• Help you write that opt-in or course.
  • Allow you to focus on your strengths.
  • Edit what you've already written for consistency (and grammar).
  • Ghost write blog posts and newsletters.

Overall, a copywriter can take off many of the need-to-do tasks that you've been putting off because you just don't know where to start. And if you hire a professional, you don't need to worry about the words not sounding like your own - copywriters work hard to write in YOUR voice for YOUR audience.

How to work with a copywriter

Once you've decided to hand over those writing tasks, it's important that you find a copywriter you can work with.

  • Determine what you need help with. Some copywriters specialize in one type of content, audience, or market, while others are open to a variety of projects.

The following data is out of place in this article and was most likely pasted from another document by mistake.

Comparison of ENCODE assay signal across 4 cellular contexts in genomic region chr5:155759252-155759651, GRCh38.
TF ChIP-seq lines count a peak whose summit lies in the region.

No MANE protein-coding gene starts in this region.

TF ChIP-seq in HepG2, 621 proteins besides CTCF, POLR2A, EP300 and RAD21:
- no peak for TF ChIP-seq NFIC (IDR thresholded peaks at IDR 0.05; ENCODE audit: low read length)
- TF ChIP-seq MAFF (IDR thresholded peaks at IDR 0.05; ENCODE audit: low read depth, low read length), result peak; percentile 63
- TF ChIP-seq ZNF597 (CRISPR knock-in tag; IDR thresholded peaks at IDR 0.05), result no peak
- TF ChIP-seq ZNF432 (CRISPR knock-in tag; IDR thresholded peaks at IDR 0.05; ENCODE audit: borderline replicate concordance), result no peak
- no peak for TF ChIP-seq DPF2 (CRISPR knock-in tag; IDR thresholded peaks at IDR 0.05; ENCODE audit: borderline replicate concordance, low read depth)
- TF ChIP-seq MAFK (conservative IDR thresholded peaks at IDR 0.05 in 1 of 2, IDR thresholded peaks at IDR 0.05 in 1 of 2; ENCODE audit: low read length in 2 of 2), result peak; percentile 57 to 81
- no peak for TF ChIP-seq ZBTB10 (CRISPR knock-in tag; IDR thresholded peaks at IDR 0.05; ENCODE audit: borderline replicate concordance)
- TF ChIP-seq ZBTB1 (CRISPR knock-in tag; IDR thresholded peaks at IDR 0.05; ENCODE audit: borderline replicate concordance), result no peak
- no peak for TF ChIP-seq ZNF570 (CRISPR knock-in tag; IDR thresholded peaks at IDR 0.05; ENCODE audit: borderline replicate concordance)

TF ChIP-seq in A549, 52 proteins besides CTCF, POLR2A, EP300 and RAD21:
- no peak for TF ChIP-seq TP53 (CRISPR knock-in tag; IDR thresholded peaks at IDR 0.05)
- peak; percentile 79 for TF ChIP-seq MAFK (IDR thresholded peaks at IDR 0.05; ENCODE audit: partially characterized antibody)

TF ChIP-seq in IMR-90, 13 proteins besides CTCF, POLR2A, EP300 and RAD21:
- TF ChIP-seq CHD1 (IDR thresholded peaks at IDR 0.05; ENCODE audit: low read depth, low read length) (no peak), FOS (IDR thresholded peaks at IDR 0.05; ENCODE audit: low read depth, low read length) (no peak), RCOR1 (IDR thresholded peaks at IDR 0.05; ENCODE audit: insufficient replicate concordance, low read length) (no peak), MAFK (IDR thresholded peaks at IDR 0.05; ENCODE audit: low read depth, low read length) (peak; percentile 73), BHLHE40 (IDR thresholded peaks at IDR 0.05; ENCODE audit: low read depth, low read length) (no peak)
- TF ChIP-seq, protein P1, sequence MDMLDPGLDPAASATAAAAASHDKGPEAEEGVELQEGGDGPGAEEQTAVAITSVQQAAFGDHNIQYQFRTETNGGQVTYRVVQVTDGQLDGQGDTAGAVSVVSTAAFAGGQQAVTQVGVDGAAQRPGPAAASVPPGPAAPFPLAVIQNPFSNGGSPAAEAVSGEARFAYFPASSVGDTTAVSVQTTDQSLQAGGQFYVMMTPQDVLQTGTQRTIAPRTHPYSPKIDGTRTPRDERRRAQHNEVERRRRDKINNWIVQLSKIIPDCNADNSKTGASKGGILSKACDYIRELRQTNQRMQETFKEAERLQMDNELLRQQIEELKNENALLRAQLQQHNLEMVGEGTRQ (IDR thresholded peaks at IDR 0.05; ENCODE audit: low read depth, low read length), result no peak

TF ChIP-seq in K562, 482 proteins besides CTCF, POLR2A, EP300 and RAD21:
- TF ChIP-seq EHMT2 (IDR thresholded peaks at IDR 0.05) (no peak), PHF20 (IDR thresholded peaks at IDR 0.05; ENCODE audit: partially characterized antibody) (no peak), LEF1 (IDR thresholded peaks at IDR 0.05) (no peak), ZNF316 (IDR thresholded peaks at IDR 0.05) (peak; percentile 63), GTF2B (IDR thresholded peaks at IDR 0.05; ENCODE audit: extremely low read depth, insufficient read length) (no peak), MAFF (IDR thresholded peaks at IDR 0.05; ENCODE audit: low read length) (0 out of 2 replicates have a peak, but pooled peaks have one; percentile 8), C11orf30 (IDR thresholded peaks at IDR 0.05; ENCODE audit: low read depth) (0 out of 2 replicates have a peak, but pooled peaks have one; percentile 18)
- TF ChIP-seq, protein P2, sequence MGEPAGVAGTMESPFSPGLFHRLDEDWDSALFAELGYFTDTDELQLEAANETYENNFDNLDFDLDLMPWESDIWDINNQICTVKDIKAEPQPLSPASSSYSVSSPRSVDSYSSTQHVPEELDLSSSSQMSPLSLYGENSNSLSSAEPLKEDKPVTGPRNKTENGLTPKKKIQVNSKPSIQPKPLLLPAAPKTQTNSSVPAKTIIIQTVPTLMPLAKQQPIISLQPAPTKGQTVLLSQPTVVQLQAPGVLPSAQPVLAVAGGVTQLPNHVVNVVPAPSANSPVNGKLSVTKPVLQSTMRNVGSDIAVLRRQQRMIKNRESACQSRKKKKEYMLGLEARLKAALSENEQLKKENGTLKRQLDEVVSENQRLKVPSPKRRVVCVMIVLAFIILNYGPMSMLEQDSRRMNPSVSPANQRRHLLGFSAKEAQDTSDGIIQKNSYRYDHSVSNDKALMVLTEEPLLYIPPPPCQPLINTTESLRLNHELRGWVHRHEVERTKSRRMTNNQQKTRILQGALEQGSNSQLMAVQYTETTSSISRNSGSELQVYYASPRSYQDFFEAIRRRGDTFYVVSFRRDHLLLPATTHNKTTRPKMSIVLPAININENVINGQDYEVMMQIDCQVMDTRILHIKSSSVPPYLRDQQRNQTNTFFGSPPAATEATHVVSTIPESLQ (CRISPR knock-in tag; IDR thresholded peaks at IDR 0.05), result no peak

• Be prepared to answer questions. Just like working with a designer, you'll need to answer questions about your brand and business so that your copywriter can understand them and stay true to who you are.
  • Hand off the work. This part can be a bit scary if you've never done it before, but you have to let go a little in order to grow.
  • Receive and review your copy. Once your copywriter is finished, you should have a chance to read and review their writing. Don't be afraid to give feedback - that's how you'll end up with the best end product.
  • Take it live. Once your new copy is finalized, it's time to put it out into the world through your website and social media. Unless this is part of a big re-brand, there's no need to announce the update to the world - just start using it naturally.

Why Web Designers love Copywriters

I'm going to let you in on a secret - web designers love when you work with a copywriter for your project.

  • We need your copy to design effectively. Your designer can make suggestions about the length of your sales page or what to include in your service descriptions, but we can't finalze your website design until your copy is on the page. Lorem Ipsum can only take us so far - we need to see your words in order to make sure the design supports them.